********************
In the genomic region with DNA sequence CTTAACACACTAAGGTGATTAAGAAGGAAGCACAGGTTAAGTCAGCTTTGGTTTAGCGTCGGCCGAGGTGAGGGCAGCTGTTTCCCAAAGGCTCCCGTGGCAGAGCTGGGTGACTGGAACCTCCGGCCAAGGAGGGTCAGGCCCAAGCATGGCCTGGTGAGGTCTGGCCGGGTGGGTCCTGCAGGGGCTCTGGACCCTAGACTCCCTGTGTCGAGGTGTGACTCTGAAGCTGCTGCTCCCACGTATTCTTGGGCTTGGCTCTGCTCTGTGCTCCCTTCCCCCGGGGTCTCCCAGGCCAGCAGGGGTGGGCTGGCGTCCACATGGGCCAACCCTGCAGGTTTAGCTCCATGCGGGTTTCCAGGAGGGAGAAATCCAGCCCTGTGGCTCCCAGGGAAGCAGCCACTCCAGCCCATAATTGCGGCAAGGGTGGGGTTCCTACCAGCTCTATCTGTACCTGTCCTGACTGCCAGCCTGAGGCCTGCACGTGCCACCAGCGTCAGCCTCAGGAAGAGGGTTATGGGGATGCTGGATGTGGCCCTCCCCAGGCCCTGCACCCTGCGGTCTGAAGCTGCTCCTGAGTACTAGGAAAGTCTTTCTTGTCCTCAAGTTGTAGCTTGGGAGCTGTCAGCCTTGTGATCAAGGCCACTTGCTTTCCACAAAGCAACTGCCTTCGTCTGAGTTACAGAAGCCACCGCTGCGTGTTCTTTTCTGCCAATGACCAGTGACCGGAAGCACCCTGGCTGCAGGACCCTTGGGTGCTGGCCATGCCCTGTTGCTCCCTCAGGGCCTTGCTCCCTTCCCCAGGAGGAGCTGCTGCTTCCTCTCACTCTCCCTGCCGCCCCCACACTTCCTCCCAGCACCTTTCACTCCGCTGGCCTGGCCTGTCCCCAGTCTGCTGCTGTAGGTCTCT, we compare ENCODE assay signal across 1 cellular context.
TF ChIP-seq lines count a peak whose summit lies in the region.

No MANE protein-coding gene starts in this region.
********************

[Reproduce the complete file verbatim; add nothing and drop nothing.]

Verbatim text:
In the genomic region with DNA sequence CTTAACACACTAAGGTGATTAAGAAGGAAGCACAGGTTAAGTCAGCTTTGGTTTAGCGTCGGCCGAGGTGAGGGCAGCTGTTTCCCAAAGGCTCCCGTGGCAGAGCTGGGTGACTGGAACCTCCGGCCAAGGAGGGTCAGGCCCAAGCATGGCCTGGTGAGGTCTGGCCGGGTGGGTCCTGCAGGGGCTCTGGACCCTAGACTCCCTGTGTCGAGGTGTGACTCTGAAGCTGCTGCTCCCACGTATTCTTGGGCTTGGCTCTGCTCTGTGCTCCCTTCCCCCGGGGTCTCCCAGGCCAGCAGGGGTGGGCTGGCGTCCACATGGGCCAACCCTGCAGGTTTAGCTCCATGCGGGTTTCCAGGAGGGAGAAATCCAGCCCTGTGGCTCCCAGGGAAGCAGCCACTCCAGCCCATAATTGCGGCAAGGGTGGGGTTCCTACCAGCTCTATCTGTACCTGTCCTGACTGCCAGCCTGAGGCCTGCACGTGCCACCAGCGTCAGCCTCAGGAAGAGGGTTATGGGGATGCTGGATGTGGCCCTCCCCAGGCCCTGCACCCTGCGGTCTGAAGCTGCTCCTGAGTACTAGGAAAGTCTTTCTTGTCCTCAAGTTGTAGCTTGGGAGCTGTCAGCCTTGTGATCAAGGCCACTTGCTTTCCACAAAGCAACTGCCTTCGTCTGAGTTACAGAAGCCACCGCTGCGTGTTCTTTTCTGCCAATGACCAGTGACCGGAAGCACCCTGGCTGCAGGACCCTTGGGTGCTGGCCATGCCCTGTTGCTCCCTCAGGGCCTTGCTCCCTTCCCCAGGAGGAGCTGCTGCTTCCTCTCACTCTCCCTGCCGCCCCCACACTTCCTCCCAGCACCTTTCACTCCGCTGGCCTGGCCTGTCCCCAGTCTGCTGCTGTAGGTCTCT, we compare ENCODE assay signal across 1 cellular context.
TF ChIP-seq lines count a peak whose summit lies in the region.

No MANE protein-coding gene starts in this region.